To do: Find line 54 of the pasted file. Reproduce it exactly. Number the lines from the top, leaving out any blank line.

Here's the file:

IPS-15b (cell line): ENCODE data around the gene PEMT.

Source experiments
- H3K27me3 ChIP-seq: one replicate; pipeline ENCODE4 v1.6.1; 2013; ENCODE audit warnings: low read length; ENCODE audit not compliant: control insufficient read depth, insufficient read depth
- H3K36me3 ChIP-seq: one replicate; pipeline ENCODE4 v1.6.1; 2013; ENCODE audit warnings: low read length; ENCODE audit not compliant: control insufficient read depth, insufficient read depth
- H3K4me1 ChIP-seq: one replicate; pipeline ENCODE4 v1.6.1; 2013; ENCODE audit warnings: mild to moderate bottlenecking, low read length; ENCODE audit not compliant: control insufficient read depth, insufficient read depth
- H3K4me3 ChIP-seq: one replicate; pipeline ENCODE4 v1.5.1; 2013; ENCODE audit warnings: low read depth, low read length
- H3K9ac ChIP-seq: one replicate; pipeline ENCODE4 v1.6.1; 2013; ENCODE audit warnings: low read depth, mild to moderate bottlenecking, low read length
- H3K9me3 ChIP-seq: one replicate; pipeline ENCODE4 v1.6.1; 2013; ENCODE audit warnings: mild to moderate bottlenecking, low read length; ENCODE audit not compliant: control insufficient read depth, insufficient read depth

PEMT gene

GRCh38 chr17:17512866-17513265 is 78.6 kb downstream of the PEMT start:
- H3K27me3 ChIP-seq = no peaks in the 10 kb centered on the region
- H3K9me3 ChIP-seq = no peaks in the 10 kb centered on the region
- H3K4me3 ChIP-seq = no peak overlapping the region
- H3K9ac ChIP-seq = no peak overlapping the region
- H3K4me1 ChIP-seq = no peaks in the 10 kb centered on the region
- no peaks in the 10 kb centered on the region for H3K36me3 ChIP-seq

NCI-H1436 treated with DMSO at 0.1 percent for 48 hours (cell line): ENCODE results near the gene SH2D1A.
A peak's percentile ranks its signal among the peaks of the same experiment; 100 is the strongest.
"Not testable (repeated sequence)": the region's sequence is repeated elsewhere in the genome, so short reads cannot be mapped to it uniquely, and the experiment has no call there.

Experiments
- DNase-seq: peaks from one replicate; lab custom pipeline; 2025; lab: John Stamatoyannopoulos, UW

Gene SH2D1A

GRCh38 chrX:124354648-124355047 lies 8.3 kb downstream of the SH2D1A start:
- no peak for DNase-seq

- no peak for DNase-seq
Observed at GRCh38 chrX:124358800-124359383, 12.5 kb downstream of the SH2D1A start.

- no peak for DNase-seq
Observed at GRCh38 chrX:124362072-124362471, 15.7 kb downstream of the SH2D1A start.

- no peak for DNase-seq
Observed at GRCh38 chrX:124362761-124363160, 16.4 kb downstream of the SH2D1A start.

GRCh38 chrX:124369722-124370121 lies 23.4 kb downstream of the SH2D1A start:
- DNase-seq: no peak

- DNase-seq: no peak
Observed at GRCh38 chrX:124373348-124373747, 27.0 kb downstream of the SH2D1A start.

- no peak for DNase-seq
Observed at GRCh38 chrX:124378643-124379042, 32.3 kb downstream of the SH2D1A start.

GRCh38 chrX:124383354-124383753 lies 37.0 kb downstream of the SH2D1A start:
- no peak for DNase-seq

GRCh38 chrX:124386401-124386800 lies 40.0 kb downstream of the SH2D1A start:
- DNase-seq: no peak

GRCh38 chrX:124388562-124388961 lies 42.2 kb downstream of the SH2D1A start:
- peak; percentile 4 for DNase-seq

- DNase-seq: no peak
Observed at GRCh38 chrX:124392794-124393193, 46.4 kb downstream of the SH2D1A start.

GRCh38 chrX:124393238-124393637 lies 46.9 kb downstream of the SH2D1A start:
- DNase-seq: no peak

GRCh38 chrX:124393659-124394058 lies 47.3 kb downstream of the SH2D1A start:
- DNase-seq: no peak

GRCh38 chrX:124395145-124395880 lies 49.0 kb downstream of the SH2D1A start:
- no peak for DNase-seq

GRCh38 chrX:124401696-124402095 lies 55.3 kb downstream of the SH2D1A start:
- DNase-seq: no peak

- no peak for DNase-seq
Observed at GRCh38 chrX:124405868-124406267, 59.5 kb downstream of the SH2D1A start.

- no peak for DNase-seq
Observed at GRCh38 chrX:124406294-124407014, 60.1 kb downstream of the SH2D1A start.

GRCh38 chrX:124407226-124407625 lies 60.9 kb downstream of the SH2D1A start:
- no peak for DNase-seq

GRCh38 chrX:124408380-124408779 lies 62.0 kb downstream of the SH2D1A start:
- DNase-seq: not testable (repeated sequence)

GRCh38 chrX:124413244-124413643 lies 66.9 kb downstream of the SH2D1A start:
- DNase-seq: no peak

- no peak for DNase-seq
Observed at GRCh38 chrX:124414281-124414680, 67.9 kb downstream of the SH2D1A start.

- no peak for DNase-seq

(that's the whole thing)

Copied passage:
Observed at GRCh38 chrX:124405868-124406267, 59.5 kb downstream of the SH2D1A start.